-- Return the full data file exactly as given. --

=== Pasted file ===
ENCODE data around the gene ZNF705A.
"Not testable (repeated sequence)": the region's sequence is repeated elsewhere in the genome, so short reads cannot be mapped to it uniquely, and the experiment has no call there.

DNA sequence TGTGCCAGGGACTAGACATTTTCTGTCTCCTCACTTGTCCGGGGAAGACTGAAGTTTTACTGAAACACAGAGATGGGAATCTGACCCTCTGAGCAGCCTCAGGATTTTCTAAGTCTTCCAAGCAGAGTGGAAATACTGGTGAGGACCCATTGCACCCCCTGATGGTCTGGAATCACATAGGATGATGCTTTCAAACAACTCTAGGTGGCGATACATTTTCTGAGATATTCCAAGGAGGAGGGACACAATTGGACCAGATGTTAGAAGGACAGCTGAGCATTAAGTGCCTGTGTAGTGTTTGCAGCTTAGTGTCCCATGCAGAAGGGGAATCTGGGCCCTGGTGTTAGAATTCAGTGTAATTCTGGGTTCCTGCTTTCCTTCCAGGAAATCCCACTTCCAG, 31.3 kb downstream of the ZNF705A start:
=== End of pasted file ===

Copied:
ENCODE data around the gene ZNF705A.
"Not testable (repeated sequence)": the region's sequence is repeated elsewhere in the genome, so short reads cannot be mapped to it uniquely, and the experiment has no call there.

DNA sequence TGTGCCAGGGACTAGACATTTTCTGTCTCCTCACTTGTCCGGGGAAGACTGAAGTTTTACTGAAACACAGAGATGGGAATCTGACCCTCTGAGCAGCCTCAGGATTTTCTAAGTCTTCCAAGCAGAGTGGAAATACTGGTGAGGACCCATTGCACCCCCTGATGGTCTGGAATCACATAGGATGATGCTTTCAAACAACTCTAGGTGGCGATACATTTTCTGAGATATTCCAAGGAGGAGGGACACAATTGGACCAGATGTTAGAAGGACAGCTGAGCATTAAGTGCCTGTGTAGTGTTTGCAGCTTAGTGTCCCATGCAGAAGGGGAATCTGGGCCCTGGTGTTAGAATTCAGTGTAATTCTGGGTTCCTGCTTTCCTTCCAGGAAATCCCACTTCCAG, 31.3 kb downstream of the ZNF705A start: